National Museum of the Marine Corps Presents When Janey Comes Marching Home: Portraits of Women Combat Veterans

The National Museum of the Marine Corps opened a new traveling exhibit that presents a multifaceted portrait of service women returning from war zones in Iraq and Afghanistan. Female service members are as diverse as the country they protect, coming from cities, suburbs and farms, each to serve for their own reason. Their stories of service are brought to life through “When Janey Comes Marching Home: Portraits of Women Combat Veterans,” on display through October 9.

The exhibit, a collaboration between author-filmmaker Laura Browder and photojournalist Sascha Pflaeging, features 45 large-scale color photographic portraits and oral histories of women who have served in the Global War on Terrorism and tells not only what it was like to be under fire, but what unique challenges they faced as women in combat zones.

“Photographs of women who are mothers and soldiers could have the power to unsettle our fixed ideas about Americans at war, and their narratives could add dimension to the often flawed or fragmentary representations of women soldiers in popular culture: as novelties, but not as real soldiers,” Browder said. “The first time I heard a woman describe her deployment in glowing terms, I was taken aback. Marine Col. Jenny Holbert told me that being in charge of public affairs for the second battle of Fallujah was ‘probably one of the biggest events of my life, other than birthing two children’…It took me a while to understand how compelling the experience of being in a combat zone could be for the women I talked with.”

Women who serve in the Corps have a history of pride in service, extending long before the Global War on Terror. Pieces of that history will also be displayed at the Museum starting this weekend, thanks to the “Women of the Corps Collection” on loan from the Women Marines Association (WMA). Articles from this collection will be showcased along with the traveling exhibit.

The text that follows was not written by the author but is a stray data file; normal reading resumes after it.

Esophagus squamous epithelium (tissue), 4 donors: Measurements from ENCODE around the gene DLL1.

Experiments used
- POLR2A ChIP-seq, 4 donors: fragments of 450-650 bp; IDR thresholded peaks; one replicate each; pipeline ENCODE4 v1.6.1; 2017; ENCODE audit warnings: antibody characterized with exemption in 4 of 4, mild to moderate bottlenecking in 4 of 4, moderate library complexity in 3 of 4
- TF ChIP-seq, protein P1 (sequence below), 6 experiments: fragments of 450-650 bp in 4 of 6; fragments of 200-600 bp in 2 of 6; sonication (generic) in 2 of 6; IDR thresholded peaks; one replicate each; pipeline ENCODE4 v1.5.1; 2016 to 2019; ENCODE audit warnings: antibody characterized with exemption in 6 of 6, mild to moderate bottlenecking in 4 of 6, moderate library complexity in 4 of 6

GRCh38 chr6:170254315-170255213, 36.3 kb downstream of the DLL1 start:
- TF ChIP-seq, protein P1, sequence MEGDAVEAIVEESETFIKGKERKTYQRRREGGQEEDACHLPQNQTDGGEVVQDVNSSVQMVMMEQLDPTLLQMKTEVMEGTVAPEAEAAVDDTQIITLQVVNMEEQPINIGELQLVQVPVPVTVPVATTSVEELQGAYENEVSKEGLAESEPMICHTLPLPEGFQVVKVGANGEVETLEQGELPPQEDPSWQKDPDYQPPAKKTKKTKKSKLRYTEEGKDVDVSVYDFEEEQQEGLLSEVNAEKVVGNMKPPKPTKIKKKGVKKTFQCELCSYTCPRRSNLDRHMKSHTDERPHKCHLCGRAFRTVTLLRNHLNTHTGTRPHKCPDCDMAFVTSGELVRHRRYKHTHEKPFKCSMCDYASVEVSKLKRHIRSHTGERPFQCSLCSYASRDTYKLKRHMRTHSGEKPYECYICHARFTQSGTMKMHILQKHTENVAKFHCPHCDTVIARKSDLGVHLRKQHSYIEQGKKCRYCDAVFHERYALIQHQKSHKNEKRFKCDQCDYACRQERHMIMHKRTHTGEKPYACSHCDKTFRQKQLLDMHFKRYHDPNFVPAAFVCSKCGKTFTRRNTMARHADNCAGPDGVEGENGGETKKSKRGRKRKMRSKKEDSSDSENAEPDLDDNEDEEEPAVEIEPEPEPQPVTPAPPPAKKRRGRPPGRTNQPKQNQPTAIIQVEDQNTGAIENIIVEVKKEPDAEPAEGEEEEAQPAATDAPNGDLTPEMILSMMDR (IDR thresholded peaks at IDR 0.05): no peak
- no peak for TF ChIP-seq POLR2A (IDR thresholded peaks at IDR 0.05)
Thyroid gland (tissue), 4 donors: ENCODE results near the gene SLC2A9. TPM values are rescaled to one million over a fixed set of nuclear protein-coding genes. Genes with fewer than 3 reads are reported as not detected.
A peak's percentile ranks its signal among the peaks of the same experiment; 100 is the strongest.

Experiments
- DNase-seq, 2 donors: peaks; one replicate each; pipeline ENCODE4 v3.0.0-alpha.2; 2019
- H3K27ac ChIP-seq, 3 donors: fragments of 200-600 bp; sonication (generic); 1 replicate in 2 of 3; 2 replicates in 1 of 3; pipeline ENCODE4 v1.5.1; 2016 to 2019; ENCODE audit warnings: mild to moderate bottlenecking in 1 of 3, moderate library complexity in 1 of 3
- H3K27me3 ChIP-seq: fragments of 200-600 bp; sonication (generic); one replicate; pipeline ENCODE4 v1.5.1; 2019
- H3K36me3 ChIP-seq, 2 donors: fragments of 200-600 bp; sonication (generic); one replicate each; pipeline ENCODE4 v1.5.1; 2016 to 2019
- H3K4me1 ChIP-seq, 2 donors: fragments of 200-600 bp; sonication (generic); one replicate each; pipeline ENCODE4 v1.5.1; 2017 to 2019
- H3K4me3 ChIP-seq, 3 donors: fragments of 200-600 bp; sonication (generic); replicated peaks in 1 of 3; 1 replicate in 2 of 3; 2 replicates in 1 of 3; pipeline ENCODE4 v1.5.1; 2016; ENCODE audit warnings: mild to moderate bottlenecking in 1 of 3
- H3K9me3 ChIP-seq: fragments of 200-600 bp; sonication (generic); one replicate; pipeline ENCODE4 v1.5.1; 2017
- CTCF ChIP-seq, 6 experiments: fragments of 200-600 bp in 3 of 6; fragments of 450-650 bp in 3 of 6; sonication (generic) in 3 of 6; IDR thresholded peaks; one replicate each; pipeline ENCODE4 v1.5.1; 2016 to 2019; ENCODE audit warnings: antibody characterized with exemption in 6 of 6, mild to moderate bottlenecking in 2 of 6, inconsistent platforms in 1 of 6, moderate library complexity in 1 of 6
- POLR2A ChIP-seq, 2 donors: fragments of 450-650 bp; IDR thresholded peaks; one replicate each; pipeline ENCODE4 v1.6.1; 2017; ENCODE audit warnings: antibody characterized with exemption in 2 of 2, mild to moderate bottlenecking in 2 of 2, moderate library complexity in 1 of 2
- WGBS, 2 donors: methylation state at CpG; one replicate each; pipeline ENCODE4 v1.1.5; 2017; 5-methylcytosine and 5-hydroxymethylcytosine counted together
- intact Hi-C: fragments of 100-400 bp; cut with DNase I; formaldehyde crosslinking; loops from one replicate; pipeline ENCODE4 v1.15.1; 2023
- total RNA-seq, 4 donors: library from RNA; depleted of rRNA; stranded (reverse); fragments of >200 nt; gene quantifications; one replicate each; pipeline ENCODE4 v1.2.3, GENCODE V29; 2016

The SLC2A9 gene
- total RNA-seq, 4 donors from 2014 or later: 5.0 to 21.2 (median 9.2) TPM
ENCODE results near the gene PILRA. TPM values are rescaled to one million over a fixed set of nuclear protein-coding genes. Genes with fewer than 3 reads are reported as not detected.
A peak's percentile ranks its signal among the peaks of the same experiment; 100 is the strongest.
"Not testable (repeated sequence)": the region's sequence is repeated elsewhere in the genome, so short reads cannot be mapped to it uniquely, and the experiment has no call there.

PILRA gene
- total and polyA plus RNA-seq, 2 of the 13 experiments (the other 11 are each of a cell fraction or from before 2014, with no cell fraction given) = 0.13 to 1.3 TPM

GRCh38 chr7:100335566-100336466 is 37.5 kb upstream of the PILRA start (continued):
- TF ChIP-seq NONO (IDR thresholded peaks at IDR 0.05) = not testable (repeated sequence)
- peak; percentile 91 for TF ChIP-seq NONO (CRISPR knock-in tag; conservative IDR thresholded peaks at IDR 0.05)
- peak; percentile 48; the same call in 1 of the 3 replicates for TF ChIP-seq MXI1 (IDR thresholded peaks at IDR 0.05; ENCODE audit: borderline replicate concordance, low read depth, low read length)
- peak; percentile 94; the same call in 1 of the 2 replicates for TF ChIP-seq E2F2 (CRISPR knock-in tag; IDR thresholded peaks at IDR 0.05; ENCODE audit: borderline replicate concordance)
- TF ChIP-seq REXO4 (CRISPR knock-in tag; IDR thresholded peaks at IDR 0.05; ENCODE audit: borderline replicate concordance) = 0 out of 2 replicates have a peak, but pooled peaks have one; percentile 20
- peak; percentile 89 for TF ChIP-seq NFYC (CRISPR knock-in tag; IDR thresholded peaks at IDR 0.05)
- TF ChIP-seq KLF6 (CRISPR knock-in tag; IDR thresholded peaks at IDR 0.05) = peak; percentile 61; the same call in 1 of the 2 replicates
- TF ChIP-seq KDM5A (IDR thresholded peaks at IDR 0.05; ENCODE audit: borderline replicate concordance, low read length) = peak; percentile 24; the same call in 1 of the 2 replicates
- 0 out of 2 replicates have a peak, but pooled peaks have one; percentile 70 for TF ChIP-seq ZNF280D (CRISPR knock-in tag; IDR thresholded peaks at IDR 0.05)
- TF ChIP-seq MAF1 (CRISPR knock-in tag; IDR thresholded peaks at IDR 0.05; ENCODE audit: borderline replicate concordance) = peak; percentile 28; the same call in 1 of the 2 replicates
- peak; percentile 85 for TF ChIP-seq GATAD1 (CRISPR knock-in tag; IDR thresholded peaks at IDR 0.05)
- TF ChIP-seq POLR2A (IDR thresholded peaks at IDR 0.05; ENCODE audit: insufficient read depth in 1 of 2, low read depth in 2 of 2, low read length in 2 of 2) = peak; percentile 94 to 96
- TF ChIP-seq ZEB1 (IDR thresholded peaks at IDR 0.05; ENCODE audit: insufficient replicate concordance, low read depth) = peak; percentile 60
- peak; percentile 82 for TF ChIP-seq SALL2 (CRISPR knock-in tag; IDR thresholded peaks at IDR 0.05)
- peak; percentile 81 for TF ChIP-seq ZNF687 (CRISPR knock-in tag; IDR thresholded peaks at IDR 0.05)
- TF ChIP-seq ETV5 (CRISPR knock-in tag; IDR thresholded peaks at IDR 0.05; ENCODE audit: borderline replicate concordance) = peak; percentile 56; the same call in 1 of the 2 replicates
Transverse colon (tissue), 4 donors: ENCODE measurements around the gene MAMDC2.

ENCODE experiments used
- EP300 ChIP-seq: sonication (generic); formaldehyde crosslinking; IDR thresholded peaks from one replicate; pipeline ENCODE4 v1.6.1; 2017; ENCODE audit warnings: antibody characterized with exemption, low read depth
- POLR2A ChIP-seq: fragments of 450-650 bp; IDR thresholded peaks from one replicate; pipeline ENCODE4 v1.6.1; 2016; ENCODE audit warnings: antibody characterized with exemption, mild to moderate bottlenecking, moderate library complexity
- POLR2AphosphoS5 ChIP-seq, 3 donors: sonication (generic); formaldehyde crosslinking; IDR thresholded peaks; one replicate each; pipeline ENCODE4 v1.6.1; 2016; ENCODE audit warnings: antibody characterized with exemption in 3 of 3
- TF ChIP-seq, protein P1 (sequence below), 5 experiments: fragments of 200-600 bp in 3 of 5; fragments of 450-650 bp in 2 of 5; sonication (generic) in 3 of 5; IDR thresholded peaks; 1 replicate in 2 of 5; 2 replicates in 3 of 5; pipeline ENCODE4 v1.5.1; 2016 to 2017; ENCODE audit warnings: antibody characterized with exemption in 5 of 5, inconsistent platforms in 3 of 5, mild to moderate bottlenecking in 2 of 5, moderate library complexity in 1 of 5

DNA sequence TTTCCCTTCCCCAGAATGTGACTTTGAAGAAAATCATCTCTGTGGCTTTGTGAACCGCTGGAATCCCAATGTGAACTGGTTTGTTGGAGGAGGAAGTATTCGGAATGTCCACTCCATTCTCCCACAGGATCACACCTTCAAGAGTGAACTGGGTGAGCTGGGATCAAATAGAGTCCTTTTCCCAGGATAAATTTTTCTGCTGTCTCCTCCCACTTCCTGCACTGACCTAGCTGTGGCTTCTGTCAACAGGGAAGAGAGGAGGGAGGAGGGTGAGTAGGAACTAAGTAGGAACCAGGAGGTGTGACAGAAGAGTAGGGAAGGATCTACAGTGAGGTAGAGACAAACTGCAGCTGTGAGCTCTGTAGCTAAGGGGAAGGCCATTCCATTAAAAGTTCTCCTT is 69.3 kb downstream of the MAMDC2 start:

“The history of the women who have earned the title Marine is an integral part of the Corps’ history and one that is often overlooked. The Women of the Corps Collection helps tell the story of the women who have served our Corps from legendary Lucy Brewer in the War of 1812 through those serving today. We are honored that items from our collection are being exhibited at the National Museum of the Marine Corps,” said Nancy Wilt, WMA Historian.

This exhibition and the accompanying book by the same name (available for sale in the National Museum of the Marine Corps Museum Store) were made possible by generous grants from the Virginia Foundation for the Humanities, the National Endowment for the Arts, and the College of Humanities and Sciences, Virginia Commonwealth University. The exhibition was organized by the Visual Arts Center of Richmond. Its tour is administered by the Anderson Gallery, VCU School of the Arts, with additional support from the Virginia Foundation for the Humanities.

Image: National Museum of the Marine Corps

The National Museum of the Marine Corps is at 18900 Jefferson Davis Highway in Triangle, Va. and is open 9 a.m. to 5 p.m. daily except December 25. Admission and parking are free. For more information please call 703 784-6107 or visit us on the web at

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